The Plight of the Oyster in the World’s Plastic-Filled Oceans

oystersIn recent years, scientists and researchers have found that the ocean is littered with plastic. What’s worse is that some of this plastic is too small to even be removed and it is harming sea life in more ways than one.

Luckily enough, many beauty companies and countries worldwide are cutting down and even prohibiting the manufacturing and selling of these plastic microbeads. But, considering that the world makes and consumes about 600 billion pounds of plastic annually plastic still poses a huge problem.

And it’s not just that these microplastics are harming our sea life now. A new study looking at oysters has found that the consumption of plastics is actually harming their fertility and offspring.

Scientists at France’s National Marine Research Agency in Plouzane studied Pacific oysters that were living in water contaminated with thousands of microplastics. After two months of living in these conditions, the scientists found that the oysters produced fewer and smaller egg cells, less-mobile sperm, and overall fewer offspring than oysters in cleaner water. Additionally, the offspring in question grew slower than usual.

Arnaud Huvet, one of the researchers on the study, explains that when the oysters digest the small pieces of plastic, endocrine-disrupting chemicals are released into their bodies. These hormones are known to affect reproductive systems and can be passed down to offspring from generation to generation.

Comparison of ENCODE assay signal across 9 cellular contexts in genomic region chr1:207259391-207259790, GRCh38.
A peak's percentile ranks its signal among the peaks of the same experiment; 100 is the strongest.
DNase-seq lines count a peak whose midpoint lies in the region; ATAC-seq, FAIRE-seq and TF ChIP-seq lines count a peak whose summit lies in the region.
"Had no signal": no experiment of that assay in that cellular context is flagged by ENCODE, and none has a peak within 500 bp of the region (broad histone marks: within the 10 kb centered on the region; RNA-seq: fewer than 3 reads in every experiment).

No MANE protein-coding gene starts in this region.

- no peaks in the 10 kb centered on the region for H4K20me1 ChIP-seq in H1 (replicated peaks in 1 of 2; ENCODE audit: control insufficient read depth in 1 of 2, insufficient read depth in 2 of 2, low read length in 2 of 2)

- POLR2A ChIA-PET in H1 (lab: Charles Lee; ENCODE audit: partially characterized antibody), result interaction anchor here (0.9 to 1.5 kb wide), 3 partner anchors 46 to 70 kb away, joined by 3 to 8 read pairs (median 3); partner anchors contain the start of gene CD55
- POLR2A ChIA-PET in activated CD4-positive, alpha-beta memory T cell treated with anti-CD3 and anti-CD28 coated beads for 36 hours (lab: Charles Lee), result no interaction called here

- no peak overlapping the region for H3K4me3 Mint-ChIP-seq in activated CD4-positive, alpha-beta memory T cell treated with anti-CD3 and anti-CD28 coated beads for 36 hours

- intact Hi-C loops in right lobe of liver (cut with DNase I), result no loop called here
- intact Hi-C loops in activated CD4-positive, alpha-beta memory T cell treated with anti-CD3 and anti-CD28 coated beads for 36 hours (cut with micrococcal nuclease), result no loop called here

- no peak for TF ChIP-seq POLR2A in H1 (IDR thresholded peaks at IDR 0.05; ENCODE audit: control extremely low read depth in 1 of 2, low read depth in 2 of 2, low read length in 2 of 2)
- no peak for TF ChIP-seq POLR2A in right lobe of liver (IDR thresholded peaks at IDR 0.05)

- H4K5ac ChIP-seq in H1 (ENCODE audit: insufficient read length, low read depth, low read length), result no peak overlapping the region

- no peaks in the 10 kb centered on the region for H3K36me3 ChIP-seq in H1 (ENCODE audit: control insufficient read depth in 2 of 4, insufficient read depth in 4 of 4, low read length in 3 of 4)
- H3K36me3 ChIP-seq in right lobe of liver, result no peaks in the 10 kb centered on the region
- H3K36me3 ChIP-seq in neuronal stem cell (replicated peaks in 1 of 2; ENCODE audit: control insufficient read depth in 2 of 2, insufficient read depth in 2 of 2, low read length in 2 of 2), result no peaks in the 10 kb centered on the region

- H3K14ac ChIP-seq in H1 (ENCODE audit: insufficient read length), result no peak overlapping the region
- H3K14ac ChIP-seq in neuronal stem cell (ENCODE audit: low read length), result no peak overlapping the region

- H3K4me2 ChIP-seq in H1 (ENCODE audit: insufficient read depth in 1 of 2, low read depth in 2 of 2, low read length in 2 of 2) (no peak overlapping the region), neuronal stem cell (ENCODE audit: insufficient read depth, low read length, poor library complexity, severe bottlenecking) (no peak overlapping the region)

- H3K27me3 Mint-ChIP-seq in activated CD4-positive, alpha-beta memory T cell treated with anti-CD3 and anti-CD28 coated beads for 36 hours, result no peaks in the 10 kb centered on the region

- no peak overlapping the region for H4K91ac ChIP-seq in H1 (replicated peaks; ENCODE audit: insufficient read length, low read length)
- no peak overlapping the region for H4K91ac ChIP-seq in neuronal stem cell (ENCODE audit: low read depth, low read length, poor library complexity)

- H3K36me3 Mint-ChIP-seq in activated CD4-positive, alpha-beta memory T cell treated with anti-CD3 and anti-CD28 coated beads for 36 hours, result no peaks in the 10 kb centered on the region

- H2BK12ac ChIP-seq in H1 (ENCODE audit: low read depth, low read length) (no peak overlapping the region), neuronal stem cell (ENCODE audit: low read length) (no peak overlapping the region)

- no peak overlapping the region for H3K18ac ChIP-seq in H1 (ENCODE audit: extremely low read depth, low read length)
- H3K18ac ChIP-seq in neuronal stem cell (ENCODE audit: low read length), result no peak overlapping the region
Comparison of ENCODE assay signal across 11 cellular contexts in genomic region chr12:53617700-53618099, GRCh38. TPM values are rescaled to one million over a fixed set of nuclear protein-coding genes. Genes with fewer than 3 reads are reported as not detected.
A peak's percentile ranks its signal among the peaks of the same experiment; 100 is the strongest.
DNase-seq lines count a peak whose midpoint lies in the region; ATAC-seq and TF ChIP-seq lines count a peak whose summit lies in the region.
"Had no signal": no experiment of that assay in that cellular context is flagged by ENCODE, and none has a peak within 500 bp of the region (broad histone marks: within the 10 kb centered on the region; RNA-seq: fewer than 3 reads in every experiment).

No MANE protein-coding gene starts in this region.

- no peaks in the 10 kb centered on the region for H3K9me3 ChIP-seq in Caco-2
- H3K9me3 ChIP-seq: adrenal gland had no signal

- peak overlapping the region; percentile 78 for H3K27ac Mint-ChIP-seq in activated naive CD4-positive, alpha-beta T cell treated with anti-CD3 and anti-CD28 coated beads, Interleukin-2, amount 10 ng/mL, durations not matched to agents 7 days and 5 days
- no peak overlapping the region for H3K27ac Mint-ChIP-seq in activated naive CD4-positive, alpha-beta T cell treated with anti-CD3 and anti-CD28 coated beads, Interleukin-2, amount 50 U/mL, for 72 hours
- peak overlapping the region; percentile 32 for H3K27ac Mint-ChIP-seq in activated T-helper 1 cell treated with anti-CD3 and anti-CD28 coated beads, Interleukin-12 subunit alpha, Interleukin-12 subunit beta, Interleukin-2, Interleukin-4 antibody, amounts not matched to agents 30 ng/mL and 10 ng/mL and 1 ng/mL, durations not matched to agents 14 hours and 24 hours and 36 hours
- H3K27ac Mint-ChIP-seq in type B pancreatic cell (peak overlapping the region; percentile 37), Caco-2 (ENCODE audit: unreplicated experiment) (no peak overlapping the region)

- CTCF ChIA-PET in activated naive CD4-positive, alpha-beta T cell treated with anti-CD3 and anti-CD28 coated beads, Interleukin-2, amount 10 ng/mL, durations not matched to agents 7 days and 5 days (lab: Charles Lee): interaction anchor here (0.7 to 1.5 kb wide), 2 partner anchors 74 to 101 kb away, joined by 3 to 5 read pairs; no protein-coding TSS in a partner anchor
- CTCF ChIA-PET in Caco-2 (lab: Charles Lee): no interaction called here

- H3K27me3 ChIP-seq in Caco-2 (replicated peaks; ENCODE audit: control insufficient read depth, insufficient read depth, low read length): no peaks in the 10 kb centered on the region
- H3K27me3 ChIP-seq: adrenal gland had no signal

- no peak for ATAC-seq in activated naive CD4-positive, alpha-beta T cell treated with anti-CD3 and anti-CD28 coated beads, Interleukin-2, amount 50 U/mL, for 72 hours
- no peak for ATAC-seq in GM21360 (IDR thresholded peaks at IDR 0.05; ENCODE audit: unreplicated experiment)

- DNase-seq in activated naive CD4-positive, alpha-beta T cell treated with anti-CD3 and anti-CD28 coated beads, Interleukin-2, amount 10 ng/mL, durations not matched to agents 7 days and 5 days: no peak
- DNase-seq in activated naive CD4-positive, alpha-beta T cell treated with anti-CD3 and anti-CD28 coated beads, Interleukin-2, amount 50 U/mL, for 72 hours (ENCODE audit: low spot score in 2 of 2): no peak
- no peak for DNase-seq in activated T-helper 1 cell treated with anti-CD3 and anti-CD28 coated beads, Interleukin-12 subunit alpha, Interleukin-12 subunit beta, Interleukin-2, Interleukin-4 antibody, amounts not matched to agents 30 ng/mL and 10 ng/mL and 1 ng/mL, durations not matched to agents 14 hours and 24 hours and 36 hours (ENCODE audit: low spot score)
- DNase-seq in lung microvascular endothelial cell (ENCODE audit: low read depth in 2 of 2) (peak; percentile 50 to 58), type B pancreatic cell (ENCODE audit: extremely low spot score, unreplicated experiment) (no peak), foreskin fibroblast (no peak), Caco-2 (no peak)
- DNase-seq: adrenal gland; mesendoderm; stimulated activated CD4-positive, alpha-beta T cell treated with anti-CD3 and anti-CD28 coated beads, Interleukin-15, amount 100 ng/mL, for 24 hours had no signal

This study isn’t the first that has focused on oysters and plastics. In fact, both the Vancouver Island University and the Vancouver Aquarium’s OCean Pollution Research Program have looked into just how much plastic these oysters are ingesting. While it is impossible to exactly know the amount ingested, the scientists point out that there is more plastic than ever expected in the world’s oceans.

Back in 2013, British Columbian researchers found that there were a staggering 9,200 particles of microplastic per cubic meter of seawater. For perspective, this is the equivalent of emptying an entire salt shaker into a large moving box.

But back in 2013, these plastics were only found in the Pacific and Atlantic Oceans. Now, experts estimate that there are over 5 trillion pieces of plastic floating in the world’s oceans, a number that will soon outweigh the weight of fish.

Currently, plastic particles are being found as north as the desolate Arctic Ocean. What’s more is that these plastics were found in areas that are hundreds of miles from land, pointing to the fact that plastic can reach animals who have never even come in contact with humans.

Marine biologist Tim Gordon of Exeter University explains to The Telegraph the true problem that this can cause:

“The Arctic Ocean’s wildlife used to be protected by a layer of sea ice all year round Now that is melting away, this environment will be exposed to commercial fishing, shipping and industry for the first time in history.”

Unfortunately, the sheer amount of plastics in the oceans is getting too big for scientists to handle. Wildlife are the most affected in the world by these microplastics; an estimated one million birds, 100,000 turtles, and thousands of other sea animals die each year around the world from ingesting plastic.

But oysters are the lucky ones. Not all species have been studied in depth like oysters, which shows that there are hundreds out there that need human intervention to stop plastic from taking over.

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